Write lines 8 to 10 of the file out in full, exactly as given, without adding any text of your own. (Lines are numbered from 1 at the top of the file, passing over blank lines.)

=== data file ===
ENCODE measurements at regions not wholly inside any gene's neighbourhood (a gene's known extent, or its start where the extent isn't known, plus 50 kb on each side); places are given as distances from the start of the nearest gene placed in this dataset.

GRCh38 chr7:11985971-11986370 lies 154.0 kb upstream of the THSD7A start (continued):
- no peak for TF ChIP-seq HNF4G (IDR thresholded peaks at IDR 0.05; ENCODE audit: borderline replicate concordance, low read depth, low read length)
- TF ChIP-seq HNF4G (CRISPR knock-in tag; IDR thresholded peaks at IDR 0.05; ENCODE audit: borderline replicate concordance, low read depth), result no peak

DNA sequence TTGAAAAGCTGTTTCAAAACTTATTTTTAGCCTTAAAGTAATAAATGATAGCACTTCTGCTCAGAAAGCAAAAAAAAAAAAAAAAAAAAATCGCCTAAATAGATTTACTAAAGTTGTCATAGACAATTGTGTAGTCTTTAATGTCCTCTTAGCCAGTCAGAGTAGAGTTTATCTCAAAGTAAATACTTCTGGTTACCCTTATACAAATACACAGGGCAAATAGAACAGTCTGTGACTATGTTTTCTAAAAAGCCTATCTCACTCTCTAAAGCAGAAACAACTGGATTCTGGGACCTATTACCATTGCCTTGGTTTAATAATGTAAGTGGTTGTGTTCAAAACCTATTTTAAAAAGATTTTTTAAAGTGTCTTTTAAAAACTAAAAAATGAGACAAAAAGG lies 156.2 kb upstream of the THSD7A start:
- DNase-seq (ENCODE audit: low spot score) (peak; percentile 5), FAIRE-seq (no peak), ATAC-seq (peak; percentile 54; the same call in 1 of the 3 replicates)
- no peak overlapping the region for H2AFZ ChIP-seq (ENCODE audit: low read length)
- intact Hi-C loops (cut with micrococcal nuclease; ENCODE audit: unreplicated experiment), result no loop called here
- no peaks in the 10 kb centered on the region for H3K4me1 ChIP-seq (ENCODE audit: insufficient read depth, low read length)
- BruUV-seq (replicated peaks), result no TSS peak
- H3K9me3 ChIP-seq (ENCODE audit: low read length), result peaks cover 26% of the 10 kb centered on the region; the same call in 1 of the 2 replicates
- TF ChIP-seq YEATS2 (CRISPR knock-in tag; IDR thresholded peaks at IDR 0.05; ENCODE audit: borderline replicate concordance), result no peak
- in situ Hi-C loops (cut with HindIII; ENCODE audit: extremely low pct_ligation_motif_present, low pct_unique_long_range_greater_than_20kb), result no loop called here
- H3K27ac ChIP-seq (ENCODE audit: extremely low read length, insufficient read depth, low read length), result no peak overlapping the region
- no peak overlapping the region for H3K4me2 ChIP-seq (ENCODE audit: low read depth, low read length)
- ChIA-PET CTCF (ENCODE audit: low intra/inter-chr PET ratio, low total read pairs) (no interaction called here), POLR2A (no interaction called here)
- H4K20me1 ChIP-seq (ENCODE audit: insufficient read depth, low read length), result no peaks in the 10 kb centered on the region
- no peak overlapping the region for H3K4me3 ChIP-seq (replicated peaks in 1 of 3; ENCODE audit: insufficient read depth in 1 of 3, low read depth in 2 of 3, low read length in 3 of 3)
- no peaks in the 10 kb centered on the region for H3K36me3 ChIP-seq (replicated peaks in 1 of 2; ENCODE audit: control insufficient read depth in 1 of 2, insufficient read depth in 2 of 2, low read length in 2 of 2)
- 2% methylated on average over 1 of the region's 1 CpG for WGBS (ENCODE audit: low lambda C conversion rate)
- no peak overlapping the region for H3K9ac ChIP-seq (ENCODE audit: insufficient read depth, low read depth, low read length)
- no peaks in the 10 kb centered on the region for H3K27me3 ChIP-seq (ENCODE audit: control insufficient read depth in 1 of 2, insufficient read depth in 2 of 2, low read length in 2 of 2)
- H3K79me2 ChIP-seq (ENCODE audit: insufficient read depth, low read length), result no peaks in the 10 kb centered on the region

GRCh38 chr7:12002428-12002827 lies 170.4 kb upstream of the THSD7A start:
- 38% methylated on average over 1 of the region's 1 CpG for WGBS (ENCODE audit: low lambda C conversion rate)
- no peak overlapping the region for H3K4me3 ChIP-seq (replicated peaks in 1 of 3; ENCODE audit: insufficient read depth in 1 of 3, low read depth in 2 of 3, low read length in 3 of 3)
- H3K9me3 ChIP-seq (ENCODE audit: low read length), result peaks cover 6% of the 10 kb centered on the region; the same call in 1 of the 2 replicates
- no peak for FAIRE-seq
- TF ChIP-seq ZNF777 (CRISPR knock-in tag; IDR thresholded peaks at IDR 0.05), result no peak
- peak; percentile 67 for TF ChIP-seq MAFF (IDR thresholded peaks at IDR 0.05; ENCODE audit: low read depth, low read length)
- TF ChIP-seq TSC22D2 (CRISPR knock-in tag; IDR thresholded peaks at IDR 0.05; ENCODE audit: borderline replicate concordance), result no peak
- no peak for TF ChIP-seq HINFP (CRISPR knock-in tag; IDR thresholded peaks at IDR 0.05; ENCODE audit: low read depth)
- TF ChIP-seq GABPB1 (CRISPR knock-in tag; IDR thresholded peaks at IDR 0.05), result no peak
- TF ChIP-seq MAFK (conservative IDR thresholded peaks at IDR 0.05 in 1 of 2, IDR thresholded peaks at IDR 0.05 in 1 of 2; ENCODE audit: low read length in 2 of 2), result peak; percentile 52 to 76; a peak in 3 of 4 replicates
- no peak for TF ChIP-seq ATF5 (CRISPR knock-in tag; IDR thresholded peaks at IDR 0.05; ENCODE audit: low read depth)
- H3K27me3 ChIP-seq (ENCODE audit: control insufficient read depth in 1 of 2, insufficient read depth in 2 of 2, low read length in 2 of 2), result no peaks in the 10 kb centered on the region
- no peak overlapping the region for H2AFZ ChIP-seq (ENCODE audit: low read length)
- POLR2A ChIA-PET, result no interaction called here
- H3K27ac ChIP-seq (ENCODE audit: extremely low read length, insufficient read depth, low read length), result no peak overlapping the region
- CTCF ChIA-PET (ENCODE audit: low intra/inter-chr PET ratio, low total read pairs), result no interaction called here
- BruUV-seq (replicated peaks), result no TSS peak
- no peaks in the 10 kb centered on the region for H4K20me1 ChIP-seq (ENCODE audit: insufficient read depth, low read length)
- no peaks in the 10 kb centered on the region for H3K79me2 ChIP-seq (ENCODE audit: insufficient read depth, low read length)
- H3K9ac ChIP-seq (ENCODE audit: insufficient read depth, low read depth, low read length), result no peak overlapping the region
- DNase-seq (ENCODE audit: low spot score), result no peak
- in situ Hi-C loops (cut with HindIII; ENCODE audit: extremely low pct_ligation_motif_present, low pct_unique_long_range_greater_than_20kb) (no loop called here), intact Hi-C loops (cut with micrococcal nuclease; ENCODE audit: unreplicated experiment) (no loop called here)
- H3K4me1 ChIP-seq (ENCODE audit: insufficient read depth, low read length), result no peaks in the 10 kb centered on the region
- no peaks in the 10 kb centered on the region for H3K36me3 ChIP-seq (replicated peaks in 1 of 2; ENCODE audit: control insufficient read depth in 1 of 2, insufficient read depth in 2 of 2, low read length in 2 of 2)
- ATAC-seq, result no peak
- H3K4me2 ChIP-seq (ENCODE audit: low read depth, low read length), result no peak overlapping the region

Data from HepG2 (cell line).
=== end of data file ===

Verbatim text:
- intact Hi-C loops (cut with micrococcal nuclease; ENCODE audit: unreplicated experiment), result no loop called here
- no peaks in the 10 kb centered on the region for H3K4me1 ChIP-seq (ENCODE audit: insufficient read depth, low read length)
- BruUV-seq (replicated peaks), result no TSS peak